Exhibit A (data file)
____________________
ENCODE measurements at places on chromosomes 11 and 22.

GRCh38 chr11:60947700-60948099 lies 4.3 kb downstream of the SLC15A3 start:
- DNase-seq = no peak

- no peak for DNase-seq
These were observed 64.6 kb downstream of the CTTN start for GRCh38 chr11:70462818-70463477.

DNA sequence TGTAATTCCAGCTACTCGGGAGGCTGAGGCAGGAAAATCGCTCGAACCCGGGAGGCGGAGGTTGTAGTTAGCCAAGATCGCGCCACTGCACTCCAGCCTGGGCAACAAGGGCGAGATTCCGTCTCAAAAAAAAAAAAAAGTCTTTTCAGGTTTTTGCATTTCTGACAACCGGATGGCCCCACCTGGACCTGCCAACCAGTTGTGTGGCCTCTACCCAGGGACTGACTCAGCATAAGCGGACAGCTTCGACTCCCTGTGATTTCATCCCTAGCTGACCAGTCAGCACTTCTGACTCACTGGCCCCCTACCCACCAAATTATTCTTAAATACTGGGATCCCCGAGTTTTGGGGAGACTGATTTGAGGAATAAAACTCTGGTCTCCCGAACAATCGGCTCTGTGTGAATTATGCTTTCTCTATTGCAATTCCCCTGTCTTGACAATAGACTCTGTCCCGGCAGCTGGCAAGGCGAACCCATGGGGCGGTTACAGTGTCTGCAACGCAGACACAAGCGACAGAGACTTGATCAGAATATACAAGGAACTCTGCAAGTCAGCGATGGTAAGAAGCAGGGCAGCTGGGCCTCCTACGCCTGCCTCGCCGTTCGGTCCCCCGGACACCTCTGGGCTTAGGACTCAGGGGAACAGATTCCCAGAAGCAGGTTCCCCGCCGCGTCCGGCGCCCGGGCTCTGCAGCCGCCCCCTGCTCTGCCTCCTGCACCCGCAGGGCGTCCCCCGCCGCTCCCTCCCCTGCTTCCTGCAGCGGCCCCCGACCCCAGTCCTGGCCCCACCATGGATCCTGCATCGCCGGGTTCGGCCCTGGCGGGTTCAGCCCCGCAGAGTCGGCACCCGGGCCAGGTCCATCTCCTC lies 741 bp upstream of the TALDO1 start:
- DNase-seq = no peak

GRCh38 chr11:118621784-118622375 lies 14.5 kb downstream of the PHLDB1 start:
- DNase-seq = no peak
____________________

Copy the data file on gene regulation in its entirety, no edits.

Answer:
ENCODE measurements at places on chromosomes 11 and 22.

GRCh38 chr11:60947700-60948099 lies 4.3 kb downstream of the SLC15A3 start:
- DNase-seq = no peak

- no peak for DNase-seq
These were observed 64.6 kb downstream of the CTTN start for GRCh38 chr11:70462818-70463477.

DNA sequence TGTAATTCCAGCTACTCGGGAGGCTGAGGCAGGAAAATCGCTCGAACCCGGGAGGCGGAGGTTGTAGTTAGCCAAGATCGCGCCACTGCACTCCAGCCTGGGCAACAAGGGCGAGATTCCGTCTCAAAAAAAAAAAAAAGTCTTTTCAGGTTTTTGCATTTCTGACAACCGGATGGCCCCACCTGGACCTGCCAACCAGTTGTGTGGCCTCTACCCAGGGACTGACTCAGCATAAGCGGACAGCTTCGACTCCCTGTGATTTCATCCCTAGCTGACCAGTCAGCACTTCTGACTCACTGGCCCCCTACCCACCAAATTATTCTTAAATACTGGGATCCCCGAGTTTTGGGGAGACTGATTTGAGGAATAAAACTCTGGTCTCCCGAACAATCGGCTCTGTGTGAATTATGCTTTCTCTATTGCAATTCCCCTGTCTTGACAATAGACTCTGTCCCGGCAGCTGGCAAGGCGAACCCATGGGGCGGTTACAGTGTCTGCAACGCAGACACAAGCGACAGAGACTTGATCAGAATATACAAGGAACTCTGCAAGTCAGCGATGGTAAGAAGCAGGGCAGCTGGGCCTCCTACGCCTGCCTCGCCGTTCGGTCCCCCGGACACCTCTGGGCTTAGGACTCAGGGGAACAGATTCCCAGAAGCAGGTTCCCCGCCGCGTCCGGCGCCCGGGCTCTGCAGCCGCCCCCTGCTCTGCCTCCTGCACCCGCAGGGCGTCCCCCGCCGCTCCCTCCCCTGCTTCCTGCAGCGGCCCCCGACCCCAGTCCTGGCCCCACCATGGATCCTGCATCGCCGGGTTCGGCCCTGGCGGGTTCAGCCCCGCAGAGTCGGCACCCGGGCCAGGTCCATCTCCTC lies 741 bp upstream of the TALDO1 start:
- DNase-seq = no peak

GRCh38 chr11:118621784-118622375 lies 14.5 kb downstream of the PHLDB1 start:
- DNase-seq = no peak